Diversity submission 63. Stability and Correspondence of Measures for Identifying Racial Bias: A Study Using Repeated Measures
Area: CSS; Domain: Basic Research
DENISE APARECIDA PASSARELLI (Universidade Federal de São Carlos), Tahcita Medrado Mizael (University of Sao Paulo, Brazil), Julio C. De Rose (Universidade Federal de Sao Carlos)
Discussant: Kwadwo O. Britwum (Mount Saint Mary's University)
Abstract:

Researchers have employed explicit and implicit evaluative measures to detect anti-Black bias and assess the effectiveness of interventions. However, within the context of behavior analysis, few studies have focused on identifying and intervening in racial prejudice. Furthermore, no studies have utilized repeated implicit behavioral measures to confirm the effectiveness of interventions. Therefore, this study aims to identify implicit and explicit anti-Black racial prejudice in a sample of children and examine the stability of these measures over three repeated trials. Thirty-four children (mean age = 8.60 years, 24 female) evaluated images of Black and White faces using a five-point Likert scale. The Function Acquisition Speed Test (FAST), an implicit measure, assessed how fluently participants categorized Black and White faces with positive and negative images. Results indicated the absence of explicit racial bias in the examined sample. However, findings regarding implicit bias revealed a slight anti-Black bias. Concerning the repetition of measures, there were no significant differences in group performance on the implicit and explicit measures across the three repetitions. These findings suggest the absence of mere exposure effects, supporting the feasibility of utilizing these measures repetitively.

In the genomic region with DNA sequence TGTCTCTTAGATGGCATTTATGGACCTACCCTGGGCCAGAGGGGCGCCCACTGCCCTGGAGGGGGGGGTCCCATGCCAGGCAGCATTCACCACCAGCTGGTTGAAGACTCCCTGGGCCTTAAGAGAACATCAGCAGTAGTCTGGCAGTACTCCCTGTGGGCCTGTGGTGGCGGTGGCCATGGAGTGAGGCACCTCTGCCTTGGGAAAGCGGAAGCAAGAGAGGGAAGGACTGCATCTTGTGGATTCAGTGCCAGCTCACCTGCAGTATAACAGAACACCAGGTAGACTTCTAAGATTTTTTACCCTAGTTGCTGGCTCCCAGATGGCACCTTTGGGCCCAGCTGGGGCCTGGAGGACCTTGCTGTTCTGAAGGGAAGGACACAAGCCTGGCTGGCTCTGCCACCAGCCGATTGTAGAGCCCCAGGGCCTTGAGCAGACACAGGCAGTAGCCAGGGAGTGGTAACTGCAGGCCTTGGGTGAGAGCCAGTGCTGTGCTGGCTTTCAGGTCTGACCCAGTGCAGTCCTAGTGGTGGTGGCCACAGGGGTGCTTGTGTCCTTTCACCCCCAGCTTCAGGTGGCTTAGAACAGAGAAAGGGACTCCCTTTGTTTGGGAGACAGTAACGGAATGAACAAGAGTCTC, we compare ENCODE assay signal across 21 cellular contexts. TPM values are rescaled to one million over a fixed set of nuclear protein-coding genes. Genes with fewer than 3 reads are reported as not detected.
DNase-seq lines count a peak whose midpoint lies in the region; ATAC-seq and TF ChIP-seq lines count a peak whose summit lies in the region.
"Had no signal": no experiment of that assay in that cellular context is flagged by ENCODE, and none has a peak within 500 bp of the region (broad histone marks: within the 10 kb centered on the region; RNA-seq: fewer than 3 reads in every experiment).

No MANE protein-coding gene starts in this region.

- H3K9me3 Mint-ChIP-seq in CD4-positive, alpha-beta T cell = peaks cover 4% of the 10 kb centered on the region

64. Using CLEAN (Checklist of Living Environments to Assess Neglect) and a Behavioral Intervention to Assess and Increase Cleanliness and Tidiness in the Homes of Two Families in Iceland
Area: CSS; Domain: Applied Research
Perla Young (University of Iceland), ZUILMA GABRIELA SIGURDARDOTTIR (University of Iceland)
Discussant: Saundra Bishop (BASICS ABA Therapy)
Abstract: